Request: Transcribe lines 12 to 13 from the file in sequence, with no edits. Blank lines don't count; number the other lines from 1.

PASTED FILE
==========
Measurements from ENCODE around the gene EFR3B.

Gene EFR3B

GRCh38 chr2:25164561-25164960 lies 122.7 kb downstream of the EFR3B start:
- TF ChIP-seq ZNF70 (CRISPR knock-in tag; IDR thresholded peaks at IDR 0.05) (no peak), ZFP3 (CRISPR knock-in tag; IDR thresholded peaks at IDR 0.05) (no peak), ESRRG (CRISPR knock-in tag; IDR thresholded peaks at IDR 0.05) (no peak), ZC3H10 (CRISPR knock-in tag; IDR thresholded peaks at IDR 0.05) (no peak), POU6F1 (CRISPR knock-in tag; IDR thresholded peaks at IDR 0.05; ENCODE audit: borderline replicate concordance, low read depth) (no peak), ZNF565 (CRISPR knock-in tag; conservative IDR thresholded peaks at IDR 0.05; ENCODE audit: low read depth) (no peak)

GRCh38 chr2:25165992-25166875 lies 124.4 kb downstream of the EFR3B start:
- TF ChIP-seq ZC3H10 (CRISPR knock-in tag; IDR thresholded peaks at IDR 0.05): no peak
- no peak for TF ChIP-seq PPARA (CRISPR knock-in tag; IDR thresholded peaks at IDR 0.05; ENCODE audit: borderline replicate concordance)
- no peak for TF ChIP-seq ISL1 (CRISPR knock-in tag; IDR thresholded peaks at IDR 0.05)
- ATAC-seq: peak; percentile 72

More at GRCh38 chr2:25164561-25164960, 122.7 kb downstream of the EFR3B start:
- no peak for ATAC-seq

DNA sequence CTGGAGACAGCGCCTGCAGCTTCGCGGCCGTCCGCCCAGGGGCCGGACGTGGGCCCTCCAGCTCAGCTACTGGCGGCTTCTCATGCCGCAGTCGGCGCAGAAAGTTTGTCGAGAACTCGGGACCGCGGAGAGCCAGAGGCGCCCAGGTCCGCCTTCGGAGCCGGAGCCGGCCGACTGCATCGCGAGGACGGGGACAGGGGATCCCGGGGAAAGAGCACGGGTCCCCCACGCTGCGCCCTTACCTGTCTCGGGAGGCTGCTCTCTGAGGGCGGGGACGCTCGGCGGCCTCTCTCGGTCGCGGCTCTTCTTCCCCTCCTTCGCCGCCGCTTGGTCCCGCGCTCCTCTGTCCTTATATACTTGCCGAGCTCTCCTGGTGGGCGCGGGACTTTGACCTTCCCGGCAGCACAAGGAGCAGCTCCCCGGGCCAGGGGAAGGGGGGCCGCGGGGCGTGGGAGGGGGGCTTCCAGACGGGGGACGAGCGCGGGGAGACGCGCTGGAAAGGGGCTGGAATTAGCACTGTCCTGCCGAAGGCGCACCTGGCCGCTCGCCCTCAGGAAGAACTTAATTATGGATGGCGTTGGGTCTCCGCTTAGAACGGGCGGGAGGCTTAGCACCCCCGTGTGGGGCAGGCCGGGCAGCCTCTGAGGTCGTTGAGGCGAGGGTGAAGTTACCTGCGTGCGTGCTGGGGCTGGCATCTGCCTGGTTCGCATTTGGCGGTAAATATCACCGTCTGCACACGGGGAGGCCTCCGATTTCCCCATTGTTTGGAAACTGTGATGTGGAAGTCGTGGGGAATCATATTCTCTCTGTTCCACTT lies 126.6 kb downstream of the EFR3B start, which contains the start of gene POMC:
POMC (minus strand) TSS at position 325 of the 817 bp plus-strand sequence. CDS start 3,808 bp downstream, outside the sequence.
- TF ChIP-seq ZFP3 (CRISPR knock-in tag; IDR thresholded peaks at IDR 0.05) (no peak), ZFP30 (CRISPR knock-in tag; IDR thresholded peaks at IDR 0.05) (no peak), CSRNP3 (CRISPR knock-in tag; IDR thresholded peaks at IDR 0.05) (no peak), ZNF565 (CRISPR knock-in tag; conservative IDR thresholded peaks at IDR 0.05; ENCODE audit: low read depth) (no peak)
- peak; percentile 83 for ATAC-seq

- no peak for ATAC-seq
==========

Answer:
DNA sequence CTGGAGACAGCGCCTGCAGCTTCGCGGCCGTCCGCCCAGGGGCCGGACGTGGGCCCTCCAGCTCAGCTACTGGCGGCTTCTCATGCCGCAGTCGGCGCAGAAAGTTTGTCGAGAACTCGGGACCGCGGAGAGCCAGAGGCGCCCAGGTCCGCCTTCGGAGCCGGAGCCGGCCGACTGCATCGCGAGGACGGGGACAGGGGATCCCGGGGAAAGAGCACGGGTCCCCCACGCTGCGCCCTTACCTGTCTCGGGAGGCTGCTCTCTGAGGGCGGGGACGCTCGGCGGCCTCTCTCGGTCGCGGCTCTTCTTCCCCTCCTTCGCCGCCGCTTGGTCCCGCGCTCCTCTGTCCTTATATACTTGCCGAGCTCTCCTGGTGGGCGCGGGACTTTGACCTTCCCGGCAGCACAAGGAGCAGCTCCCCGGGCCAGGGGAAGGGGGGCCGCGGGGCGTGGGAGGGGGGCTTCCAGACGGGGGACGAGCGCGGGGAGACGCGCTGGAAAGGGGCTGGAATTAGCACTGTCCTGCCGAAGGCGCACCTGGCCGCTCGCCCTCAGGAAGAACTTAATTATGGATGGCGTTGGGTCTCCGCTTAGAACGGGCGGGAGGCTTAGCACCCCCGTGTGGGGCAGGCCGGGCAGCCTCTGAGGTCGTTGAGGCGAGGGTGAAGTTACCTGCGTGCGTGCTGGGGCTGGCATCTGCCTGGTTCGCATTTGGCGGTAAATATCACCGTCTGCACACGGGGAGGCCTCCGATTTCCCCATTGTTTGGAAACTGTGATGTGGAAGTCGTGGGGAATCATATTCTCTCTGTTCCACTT lies 126.6 kb downstream of the EFR3B start, which contains the start of gene POMC:
POMC (minus strand) TSS at position 325 of the 817 bp plus-strand sequence. CDS start 3,808 bp downstream, outside the sequence.